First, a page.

Bloody year for farmers ends with killing of elderly farmer,disabled son

Dec. 27, 2019

DAVAO CITY, Philippines – Lifeless bodies of an elderly farmer and his son with disability were found in a field in a peasant community in Brgy. Kapatagan, municipality of Laak in Davao de Oro (formerly Compostela Valley) province.

The bodies of the victims, identified as Paterno Caso Sr., 71 and his son Dino, 35, were found to have multiple gunshot wounds.

The two were initially reported to be abducted by armed men in broad daylight on December 12 while they were heading to their farm.

Kin and friends of murdered elderly farmer Paterno Caso Sr. and his son Dino, call for justice as the remains of the two were laid to rest in Laak, Davao de Oro on Dec. 21, 2019. (Photo from CEGP-Davao’s Facebook page)

Relatives have alleged that military troops who were conducting counterinsurgency operations in the area were behind the killings.

The two are the latest of the 98 victims of political killings in Southern Mindanao Region (SMR) documented by Karapatan under President Rodrigo Duterte’s administration.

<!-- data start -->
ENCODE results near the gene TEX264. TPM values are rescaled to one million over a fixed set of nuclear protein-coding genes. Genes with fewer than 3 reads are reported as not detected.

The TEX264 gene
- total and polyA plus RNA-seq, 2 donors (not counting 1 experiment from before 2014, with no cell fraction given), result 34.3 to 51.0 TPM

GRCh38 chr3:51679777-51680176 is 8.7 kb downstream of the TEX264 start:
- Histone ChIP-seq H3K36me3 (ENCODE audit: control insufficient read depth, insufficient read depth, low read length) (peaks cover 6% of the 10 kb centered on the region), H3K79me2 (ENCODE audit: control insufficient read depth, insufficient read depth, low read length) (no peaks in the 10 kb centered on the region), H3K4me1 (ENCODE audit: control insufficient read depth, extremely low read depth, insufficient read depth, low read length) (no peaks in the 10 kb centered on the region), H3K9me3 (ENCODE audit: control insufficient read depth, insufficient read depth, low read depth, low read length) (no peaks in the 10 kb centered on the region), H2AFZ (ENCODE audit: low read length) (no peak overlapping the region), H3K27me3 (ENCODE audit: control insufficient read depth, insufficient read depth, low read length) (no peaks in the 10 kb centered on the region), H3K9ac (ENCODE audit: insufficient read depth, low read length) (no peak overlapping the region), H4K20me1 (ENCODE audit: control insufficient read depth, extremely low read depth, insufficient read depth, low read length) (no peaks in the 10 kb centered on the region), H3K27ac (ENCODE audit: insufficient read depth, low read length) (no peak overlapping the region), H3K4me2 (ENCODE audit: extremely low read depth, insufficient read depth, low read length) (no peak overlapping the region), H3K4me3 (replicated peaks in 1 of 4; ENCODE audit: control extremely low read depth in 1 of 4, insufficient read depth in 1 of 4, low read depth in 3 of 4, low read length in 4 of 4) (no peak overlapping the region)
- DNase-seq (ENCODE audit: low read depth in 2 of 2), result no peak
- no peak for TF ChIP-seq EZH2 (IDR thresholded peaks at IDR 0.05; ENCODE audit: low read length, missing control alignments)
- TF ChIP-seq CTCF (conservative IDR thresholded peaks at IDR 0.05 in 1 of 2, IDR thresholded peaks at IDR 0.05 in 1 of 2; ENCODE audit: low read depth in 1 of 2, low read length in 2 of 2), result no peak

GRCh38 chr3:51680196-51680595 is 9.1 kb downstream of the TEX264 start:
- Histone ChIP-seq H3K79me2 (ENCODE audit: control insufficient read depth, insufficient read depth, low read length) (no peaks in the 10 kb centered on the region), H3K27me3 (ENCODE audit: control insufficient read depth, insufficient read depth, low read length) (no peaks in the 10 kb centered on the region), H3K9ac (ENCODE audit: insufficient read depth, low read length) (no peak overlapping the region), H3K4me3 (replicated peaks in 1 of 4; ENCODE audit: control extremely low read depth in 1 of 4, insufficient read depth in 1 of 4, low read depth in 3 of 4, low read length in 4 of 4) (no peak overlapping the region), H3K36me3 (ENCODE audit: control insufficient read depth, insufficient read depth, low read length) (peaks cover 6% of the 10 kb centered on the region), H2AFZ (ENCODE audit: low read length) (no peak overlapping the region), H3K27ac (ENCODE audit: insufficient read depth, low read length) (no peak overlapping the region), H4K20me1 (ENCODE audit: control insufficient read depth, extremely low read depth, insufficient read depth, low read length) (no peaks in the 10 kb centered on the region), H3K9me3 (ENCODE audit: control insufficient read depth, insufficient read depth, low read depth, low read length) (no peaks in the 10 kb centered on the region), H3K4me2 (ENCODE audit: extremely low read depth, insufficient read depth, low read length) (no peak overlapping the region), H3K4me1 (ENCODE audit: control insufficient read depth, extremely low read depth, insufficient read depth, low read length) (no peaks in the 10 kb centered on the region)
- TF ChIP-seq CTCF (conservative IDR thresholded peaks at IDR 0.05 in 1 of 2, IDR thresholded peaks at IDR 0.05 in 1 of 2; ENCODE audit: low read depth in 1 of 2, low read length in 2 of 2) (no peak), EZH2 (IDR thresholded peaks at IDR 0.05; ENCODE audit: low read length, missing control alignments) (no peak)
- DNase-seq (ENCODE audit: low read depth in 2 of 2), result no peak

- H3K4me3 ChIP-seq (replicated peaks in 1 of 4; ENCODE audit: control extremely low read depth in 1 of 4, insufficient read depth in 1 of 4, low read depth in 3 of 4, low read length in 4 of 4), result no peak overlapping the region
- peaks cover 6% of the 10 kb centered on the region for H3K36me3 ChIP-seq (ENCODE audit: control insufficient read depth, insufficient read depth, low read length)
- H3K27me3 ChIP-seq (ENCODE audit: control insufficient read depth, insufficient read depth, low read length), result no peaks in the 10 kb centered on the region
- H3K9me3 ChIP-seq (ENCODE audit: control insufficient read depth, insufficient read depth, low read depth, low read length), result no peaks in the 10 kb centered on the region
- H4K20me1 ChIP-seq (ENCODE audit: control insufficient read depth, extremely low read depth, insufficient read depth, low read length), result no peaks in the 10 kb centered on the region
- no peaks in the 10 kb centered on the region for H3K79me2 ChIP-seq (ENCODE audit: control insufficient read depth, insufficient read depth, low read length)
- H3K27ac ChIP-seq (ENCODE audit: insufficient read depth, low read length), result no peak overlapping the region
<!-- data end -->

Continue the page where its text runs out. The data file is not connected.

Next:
Of the 98, the group said, 76 are farmers.

“Just as the year was about to end and the regime promised to finally lift Martial Law in Mindanao, two lives of innocent farmers, an elderly and one with disability at that, were brutally killed,” said Jay Apiag, Karapatan-SMR secretary-general.

‘One land defender killed every week’

In 2019, the Philippines was declared as one of the “deadliest” countries for land rights activists, including farmers and indigenous people.

In three straight years, the Philippines has ranked first in the list of countries with most number of cases and victims related to land disputes, as recorded by the regional rights advocacy group PAN Asia Pacific (PANAP).

In its year-end report titled “Land and Rights Watch 2019″, PANAP said a total of 50 killings related to land disputes were reported in the Philippines from January 1 to November 30, or roughly translates to one Filipino land defender killed every week.